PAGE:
New Study Indicates GMO Herbicide Use Harms Honeybee Population

shutterstock_140126488When it comes to GMO, there seems to be an air of mystery surrounding how it really affects the environment at large. It does not help that many biotech companies are just interested in raking in the profits with utter disregard to consequences of putting out GM plants. One of the more controversial ones involves GM crops that use the herbicide glyphosate.

In order to combat more and more weeds increasingly becoming resistant to the best herbicides out there, biotech giant Monsanto introduced the Roundup Ready line of GM crops that were genetically engineered to withstand the effects of the powerful herbicide glyphosate. While it did effectively get rid of the weeds that do damage to Roundup Ready crops, the heavy use of glyphosate led to many unwanted consequences. One of them is the development of weeds becoming more and more resistant to the effects of glyphosate. Now, there is an even more increasing concern about the effects of glyphosate use. It seems to have a drastic effect on the honeybee population in areas where the powerful herbicide is being used.

According to research conducted by scientists recently, glyphosate may be a potential cause to the alarming decrease in honeybee population through a phenomenon scientists now call as Colony Collapse Disorder or CCD. According to the National Agriculture Statistics Service, there is a reported drop in the honeybee population, from 5 million to less than 2.5 million.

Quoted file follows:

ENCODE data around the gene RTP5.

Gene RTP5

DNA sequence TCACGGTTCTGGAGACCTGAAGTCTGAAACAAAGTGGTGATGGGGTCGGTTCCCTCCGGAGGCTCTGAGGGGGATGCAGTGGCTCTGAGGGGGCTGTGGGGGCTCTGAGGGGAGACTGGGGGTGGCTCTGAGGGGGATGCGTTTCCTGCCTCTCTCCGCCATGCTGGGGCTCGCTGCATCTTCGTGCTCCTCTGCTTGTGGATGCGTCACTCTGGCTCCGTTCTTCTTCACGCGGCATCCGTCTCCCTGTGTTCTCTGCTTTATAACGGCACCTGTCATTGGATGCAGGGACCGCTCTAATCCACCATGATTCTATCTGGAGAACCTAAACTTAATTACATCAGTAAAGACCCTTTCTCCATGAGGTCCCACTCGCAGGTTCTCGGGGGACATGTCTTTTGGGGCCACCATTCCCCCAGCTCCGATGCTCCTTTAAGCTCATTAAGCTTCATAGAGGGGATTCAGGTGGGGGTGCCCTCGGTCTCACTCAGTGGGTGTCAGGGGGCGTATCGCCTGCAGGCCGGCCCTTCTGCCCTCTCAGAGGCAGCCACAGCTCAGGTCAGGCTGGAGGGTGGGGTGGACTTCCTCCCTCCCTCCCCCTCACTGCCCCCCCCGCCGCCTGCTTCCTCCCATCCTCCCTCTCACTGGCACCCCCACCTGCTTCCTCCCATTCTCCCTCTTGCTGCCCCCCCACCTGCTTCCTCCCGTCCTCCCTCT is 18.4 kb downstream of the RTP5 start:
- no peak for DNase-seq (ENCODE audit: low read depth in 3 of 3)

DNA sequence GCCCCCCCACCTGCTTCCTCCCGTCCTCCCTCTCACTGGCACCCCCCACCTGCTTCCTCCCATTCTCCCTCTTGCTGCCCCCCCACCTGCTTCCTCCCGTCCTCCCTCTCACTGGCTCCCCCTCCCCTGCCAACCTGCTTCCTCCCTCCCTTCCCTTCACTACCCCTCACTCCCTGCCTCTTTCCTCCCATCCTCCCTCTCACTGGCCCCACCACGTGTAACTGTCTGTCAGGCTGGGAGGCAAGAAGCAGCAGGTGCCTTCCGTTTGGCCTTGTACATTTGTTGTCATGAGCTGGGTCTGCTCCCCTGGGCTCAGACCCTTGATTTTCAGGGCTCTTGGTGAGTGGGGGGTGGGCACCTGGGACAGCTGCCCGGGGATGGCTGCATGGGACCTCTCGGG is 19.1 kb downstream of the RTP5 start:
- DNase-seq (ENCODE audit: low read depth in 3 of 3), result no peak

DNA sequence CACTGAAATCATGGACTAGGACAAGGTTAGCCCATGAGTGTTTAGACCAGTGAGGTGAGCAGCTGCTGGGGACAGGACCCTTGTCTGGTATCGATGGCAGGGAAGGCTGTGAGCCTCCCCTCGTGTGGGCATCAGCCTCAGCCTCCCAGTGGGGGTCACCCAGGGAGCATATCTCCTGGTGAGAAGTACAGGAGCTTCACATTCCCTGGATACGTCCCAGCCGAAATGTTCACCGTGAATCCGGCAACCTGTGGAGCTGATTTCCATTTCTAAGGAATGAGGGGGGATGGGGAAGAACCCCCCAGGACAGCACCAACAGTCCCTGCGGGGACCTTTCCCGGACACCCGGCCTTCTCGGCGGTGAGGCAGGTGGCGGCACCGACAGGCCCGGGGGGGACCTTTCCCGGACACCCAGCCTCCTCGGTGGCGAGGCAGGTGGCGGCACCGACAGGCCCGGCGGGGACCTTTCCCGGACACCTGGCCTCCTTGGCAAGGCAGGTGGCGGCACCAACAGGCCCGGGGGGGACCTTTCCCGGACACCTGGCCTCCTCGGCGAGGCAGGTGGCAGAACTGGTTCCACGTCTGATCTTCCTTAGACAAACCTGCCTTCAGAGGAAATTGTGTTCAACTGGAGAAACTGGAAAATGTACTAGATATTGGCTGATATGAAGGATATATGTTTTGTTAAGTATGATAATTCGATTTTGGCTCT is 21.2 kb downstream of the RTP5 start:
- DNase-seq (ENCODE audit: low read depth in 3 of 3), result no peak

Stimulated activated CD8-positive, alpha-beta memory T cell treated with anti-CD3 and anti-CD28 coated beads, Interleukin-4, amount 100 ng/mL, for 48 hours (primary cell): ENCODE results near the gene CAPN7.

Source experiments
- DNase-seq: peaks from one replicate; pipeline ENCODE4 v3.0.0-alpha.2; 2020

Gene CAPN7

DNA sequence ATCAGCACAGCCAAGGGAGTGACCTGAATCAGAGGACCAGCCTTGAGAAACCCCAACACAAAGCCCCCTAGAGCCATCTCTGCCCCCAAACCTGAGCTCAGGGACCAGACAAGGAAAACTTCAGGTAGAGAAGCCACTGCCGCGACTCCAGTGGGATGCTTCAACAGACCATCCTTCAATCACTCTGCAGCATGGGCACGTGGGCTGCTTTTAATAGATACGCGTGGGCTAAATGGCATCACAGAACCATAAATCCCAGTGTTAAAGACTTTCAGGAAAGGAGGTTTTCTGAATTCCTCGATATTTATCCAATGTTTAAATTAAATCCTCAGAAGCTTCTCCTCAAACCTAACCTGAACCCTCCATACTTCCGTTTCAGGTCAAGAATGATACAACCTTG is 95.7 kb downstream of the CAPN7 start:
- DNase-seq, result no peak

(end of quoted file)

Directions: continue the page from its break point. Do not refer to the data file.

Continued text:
In trying to search for a cause to CCD, scientists have discovered that glyphosate has the ability to disrupt the learning behaviors of honeybees and severely affect the performance of the colony. And with glyphosate use increasing among farms that use it in conjunction with GM crops, the problem will only be getting worse.

While the makers of glyphosate has reiterated its safety as it easily binds to soil particles, scientists have recently discovered that the powerful herbicide also has that ability to lose its binding to soil and become active again. The herbicide is also found to have a persistent presence in the surrounding area where it is used. Glyphosate may remain chemically unchanged in the environment for as long as a year. A study by the US Geological Survey also found the presence of glyphosate in 70 percent of rivers and streams tested in the Midwest, where the powerful herbicide has been in constant use for many years.

The study involving the effects of glyphosate in the honeybee population indicated that the learning behavior and short-term memory retention of the honeybees decreased substantially compared to the control groups. The researchers used field-realistic levels of the powerful herbicide that are similar to what honeybees may encounter in a farm cultivating GM crops.

Another important thing that scientists noted is that honeybees do not die immediately upon exposure to glyphosate. This allows the exposed bees to bring the chemical compound into the bee hive, thereby exposing it to the bee larvae in the colony.

The decrease in honeybee population is sounding a serious alarm among scientists in the field of agriculture. Honeybees are known as the primary pollinators of many important crops that provide the world with its food supply. A decrease in honeybee population will lead to a large gap of crop pollinators that can seriously affect food supply production.

Source: GM Watch


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